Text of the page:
EUEurope has been struggling with financial crisis in recent years. One of the latest initiatives has been the introduction of EFSI – European Fund for Strategic Investments. After being put forward in late November, the principal plan received political backing in the December meeting of the European Council. The funding available would have its aim to target projects that would boost European economy, as outlined in the press release “to get Europe growing again and get more people back to work“.

Jean-Claude Juncker, the European Commissions president stated that “If Europe invests more, Europe will be more prosperous and create more jobs – it’s as simple as that. The Investment Plan we are putting forward today in close partnership with the European Investment Bank is an ambitious and new way of boosting investment without creating new debt.” More investment without new debt sounds like a great idea. However, this means that the funds for this initiative need to be found from another place.

In this proposal, funding for this investment fund would be partially re-channeled from current European research funding. In a speech to the Parliament, Juncker argued that this would not be an issue as money from EFSI could also be used for research and that this would be “maximizing input”. This claim can be taken with some caution, as the secretary general of LERU noted, there are no earmarked funds, so the funding that is drawn from research can go for any kind of projects in EFSI. Initial overviews show that most of the projects would in fact have a different character.

The plan has been faced with considerable opposition in the university/research sector, where one sector representative called described the proposal as Cutting Horizon to improve the competitiveness of Europe equals cutting off your nose to spite your face’. LERU, the League of European Research Universities also quickly reacted on the proposal, arguing that EFSI was a “vague and highly uncertain project”. They also refer to the frequent attempts to squeeze European research funding: “It should be clear for the EU institutions and the member states that Horizon 2020 is not a lemon which can be squeezed according to the flavour of the day!”. Euroscience, an association for researchers and research professionals, has highlighted how the basic idea is unproductive as the very idea of investing in European research is based on the principle of creating growth. However, despite initial opposition, the plan has moved forward.  (more…)




Alumni spotlight: Alicia Betts

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Alicia Betts (Hedda Alumni, ACUP)

Time again to continue to follow up our alumni around the world. In this post, Hedda student Enzo Rossi has asked a few question to Alicia Betts who is a graduate from 2009.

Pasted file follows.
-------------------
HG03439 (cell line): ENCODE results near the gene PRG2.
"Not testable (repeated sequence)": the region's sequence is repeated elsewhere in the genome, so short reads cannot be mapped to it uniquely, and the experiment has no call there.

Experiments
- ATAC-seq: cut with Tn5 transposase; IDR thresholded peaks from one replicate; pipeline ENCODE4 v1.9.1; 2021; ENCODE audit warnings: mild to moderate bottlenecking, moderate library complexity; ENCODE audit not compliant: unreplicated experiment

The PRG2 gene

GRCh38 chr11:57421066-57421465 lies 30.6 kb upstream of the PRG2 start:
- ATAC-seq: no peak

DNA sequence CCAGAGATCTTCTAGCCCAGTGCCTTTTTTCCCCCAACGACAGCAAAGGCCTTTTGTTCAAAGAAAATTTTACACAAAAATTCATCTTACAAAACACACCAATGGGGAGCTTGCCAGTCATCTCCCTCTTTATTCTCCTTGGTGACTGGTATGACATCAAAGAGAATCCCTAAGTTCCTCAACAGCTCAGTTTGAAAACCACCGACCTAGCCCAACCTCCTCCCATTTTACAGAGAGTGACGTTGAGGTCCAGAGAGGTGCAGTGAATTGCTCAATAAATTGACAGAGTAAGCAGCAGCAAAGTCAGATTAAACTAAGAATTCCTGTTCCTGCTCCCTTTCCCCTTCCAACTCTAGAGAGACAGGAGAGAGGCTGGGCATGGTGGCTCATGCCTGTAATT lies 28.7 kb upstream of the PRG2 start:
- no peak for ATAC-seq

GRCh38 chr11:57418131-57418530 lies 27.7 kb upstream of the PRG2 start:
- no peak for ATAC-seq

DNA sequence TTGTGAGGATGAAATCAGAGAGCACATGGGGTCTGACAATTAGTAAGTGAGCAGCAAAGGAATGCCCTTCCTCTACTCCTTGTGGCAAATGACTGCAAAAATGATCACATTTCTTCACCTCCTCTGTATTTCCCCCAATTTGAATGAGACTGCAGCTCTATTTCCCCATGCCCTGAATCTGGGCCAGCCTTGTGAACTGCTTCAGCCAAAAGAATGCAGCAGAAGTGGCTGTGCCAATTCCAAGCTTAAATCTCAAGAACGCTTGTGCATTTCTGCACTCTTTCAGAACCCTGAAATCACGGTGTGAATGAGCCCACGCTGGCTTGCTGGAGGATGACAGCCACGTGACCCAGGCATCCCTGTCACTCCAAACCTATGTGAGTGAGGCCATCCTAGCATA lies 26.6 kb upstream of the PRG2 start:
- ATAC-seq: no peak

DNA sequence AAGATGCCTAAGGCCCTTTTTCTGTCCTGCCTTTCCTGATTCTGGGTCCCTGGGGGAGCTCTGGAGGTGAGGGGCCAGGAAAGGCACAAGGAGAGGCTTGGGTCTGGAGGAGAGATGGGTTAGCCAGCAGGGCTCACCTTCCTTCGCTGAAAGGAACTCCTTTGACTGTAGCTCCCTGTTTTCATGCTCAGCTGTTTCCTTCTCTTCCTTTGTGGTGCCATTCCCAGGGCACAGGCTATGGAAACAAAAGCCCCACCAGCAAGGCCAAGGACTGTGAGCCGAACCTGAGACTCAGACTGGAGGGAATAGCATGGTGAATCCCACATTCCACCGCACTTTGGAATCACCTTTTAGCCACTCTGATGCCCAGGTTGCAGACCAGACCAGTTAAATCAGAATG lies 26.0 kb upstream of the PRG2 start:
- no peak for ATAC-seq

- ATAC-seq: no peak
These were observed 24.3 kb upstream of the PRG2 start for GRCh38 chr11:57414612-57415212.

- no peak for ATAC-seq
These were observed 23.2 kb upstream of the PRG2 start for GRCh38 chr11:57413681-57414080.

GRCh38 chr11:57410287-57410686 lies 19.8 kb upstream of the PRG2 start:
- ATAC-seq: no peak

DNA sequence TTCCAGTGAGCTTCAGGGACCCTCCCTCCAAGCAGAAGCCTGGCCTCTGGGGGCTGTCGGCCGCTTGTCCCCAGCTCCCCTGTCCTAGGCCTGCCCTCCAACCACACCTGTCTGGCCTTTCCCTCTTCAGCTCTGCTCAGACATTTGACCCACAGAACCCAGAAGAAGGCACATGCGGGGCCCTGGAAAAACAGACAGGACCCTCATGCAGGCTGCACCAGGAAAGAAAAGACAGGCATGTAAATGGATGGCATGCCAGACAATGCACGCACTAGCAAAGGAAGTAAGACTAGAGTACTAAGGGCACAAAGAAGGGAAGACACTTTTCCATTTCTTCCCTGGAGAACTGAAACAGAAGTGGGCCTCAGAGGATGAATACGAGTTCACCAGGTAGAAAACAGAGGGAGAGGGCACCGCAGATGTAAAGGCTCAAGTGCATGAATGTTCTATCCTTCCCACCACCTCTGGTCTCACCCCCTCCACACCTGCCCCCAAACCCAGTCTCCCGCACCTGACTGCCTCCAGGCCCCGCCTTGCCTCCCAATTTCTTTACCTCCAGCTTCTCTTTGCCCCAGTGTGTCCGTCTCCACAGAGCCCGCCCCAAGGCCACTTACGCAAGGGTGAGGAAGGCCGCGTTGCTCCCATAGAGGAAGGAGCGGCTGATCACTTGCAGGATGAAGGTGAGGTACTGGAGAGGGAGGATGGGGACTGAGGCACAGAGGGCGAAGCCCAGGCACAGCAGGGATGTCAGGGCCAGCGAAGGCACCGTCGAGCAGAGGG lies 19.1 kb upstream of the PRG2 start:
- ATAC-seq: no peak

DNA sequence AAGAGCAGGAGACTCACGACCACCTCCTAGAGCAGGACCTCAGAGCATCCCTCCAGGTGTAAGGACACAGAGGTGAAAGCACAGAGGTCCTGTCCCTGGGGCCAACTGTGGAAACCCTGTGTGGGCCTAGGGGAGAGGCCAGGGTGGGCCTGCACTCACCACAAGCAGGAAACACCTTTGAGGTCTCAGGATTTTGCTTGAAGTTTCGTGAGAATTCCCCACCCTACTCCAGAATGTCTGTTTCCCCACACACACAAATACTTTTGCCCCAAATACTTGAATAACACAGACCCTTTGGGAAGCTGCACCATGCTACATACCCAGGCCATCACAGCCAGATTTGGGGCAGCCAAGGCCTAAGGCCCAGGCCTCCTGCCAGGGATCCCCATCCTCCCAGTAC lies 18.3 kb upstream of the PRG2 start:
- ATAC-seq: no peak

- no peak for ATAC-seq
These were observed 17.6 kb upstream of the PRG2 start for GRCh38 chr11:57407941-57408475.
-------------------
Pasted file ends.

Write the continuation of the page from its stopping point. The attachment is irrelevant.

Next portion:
About Alicia

Alicia was brought up in Great Britain, Israel and Spain. She spent her early university years in Barcelona and a year abroad in The Netherlands. She is a graduate of the European Master in Higher Education (Erasmus Mundus – HEEM, University of Oslo, University of Tampere, University of Aveiro) thanks to the James Taylor scholarship. She is currently a project manager at the Association for Public Universities of Catalonia (ACUP) since 2009. Her work at ACUP focuses on joint internationalisation strategy development and implementation, university governance, funding and management policies, university-business collaboration and benchmarking studies. She is also a mother of an inquisitive and energetic three year old who, fortunately, shares her love for traveling, reading and nature.

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Alicia with her son

What made you choose the Master programme in Higher Education? 

A long set of coincidences (if you believe in them) led me to the University of Oslo and to the HEEM programme. At the time I applied, I was at the Universitat Autònoma de Barcelona working with amongst other issues the Erasmus Mundus programmes. It was through my work that I got acquainted with Erasmus Mundus and specifically with the Higher Education programme which was coordinated by the University of Oslo. I found it fitted my interests and current working area. I considered it a great opportunity to further my knowledge on higher education, a field which I could not study in Spain. Unfortunately, at the time Erasmus Mundus did not award scholarships for European students, so I had discarded participating till I found a funding opportunity. Quite to my surprise, one day I received in my inbox an email informing us that there were scholarships for European students for the HEEM programme from the consortium. I applied immediately and was one of the four students awarded a James Taylor scholarship! So I quit my job, packed my bags and began the adventure.

How does what you learned during the programme relate to the projects that you are managing at the moment? (more…)




Job opportunity: Scholars at Risk

scholarsatriskScholars at Risk is a network hosted by New York University that isdedicated to protecting threatened scholars, preventing attacks on higher education communities and promoting academic freedom worldwide.”

Currently, they are looking for a new program associate for external relations. The key functions of the position are described as following: The position provides primary support to the Executive Director and board in all outreach, communications and fundraising activities including coordinating meeting schedules for the board, board committees and Executive Director; preparing letters, emails and other communications; tracking follow-up; drafting and editing outreach materials; researching contacts and cultivation opportunities. The External Relations Associate/Officer will be encouraged to handle increasing responsibility for these and other activities as appropriate.

Tasks include: Outreach; Media and communications; Board development and management; Fundraising; Human Rights; Higher Education; Events; NGOs.

Required qualifications: